Tuesday, October 27, 2009

Mysterious carved stone could be Templar relic

Reports indicate that a mysterious carved stone has been uncovered alongside a 12th-century church associated with the Knights Templar in Scotland.

According to a report in the Scotsman, what appears to be the carved top of a sarcophagus, was unearthed when builders were excavating and reinforcing a wall alongside the old ruined church in Temple, Midlothian.

“I was on a mission to repair the wall – which was falling into the graveyard. We got near the bottom of the foundations and found something buried there,” said Crispin Phillips, who is renovating a house alongside The Old Parish Church.

“We found one stone carved with a cross and then another with these carvings on it,” he said.

“We spent about half an hour in philosophical discussions about what we should do about it. I felt we should do something, rather than just bury it again,” he added.

The inscriptions, which include symbols similar to those found in Viking monuments, in medieval graves and in West Highland Celtic carvings, have baffled archaeologists.

Phillips contacted Historic Scotland and East Lothian Council, whose archaeologists cover Midlothian. He said that the stone had been photographed and recorded, but he was still unclear whether further investigations would be carried out.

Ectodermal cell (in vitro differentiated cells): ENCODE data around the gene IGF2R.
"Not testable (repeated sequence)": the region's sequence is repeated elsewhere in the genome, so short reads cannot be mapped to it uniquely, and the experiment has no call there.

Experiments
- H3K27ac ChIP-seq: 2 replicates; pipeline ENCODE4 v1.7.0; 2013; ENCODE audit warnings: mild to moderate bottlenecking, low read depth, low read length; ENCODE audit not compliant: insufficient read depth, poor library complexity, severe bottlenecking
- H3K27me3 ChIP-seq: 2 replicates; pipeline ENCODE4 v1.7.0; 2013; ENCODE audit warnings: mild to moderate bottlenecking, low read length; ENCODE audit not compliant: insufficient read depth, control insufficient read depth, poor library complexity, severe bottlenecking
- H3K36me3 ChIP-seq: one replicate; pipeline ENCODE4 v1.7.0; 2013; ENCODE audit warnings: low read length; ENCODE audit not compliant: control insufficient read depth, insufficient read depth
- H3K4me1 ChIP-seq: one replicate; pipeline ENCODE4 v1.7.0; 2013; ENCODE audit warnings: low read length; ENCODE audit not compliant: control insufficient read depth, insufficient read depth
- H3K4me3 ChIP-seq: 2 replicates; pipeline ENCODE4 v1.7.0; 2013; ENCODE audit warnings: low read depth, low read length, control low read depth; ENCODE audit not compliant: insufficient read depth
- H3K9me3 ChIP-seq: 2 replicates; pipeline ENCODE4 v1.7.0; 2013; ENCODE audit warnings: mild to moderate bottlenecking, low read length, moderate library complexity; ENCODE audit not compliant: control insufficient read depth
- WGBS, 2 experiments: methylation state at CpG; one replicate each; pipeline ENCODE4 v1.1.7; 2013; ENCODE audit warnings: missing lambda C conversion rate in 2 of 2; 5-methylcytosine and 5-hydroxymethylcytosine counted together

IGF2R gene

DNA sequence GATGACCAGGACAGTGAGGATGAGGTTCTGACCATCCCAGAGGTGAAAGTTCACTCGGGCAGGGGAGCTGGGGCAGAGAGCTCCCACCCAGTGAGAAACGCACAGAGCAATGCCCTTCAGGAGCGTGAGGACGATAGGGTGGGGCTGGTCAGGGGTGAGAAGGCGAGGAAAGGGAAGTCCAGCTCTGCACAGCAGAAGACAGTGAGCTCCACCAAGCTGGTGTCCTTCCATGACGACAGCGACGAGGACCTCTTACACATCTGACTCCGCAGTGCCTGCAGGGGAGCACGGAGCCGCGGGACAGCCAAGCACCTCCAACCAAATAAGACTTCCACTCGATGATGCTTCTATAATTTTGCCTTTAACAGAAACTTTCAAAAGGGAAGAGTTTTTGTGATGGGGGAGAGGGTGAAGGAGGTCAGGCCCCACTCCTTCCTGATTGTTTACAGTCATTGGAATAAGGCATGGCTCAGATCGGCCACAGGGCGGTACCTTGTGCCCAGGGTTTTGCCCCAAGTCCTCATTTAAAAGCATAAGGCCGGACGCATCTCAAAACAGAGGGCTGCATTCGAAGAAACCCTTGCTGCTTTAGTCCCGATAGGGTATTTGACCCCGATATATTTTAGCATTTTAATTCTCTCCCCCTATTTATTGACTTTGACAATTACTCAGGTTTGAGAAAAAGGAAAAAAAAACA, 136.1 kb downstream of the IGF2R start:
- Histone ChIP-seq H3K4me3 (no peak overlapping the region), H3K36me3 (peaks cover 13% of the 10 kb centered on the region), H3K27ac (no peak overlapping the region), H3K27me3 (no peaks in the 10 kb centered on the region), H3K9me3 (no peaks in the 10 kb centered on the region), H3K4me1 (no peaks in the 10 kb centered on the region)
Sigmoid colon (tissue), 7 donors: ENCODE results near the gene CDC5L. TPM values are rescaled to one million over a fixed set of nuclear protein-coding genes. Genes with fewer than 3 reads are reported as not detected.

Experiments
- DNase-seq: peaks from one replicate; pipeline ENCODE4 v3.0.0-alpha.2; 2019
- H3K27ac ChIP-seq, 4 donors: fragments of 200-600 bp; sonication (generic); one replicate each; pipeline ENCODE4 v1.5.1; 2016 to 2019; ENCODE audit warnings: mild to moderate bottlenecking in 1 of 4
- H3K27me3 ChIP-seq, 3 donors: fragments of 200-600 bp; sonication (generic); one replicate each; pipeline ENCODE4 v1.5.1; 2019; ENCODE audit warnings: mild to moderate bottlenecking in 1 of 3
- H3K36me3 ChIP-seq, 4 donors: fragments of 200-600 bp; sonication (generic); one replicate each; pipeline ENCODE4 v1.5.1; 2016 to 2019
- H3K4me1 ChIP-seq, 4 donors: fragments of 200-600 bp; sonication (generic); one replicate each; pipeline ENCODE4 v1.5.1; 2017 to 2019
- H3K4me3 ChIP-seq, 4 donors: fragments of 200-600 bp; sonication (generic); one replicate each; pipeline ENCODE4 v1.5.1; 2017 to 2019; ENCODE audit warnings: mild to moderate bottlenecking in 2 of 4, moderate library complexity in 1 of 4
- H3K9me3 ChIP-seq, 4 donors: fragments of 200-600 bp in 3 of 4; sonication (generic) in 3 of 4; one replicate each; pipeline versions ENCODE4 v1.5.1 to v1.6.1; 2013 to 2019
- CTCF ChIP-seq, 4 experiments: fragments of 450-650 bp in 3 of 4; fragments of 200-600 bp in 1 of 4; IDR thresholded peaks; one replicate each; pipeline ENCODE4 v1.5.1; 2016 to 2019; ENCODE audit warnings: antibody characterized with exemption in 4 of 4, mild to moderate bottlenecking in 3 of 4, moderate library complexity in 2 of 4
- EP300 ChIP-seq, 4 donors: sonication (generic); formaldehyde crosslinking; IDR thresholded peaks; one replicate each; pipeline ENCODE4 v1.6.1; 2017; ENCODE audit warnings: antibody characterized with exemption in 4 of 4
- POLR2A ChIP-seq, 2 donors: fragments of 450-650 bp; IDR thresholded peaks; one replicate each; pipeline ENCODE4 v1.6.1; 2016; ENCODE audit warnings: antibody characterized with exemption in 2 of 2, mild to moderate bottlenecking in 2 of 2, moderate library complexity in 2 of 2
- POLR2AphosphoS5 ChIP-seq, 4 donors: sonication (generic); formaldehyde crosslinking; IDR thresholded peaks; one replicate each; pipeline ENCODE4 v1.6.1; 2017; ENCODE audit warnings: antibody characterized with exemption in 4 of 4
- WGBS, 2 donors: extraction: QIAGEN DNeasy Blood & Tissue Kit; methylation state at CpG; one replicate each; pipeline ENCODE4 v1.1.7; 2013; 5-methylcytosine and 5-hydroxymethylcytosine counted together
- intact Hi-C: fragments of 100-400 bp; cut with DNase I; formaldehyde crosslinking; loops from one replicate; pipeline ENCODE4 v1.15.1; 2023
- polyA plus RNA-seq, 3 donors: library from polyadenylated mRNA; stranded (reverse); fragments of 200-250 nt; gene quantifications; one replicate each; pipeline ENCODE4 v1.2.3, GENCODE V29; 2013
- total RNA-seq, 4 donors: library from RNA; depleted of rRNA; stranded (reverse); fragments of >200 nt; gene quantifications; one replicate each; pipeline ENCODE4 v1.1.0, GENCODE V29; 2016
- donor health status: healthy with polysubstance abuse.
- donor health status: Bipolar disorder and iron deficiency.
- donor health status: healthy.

“One of the archaeologists who came out told us it was probably from the early 12th century. But really, I’m still in limbo about what to do about it,” said Phillips.

Historian and author John Ritchie said the stone raised many questions.

“It is a crude carving, quite primitive, but I have never seen anything like it in my life. It has a whole series of symbols on it and the symbols are very interesting,” he said.

“The symbols at the bottom look like Viking sun compasses, while the dials at the top look a little bit like a Celtic cross but with notches carved on them,” he added.

According to David Connolly of Connolly Heritage Consultancy, the stone was from the 13th or 14th century.

“It is a significant site because it was the Templar Preceptory for Scotland. I think from the condition, it may once have been set inside the church – which was once much bigger,” he said.

Phillips said that he planned to complete the rebuilding of the 17th-century graveyard wall and would build an arch into it so interested scholars could still see the half-buried carvings.

The village of Temple in Midlothian takes its name from the Knights Templar, who once had their Scottish Preceptory – their headquarters – there.

The ruined chapel, which nestles in the valley at the foot of the village, is all that remains of what was once an abbey founded by the Templars on lands gifted by David I of Scotland in 1127.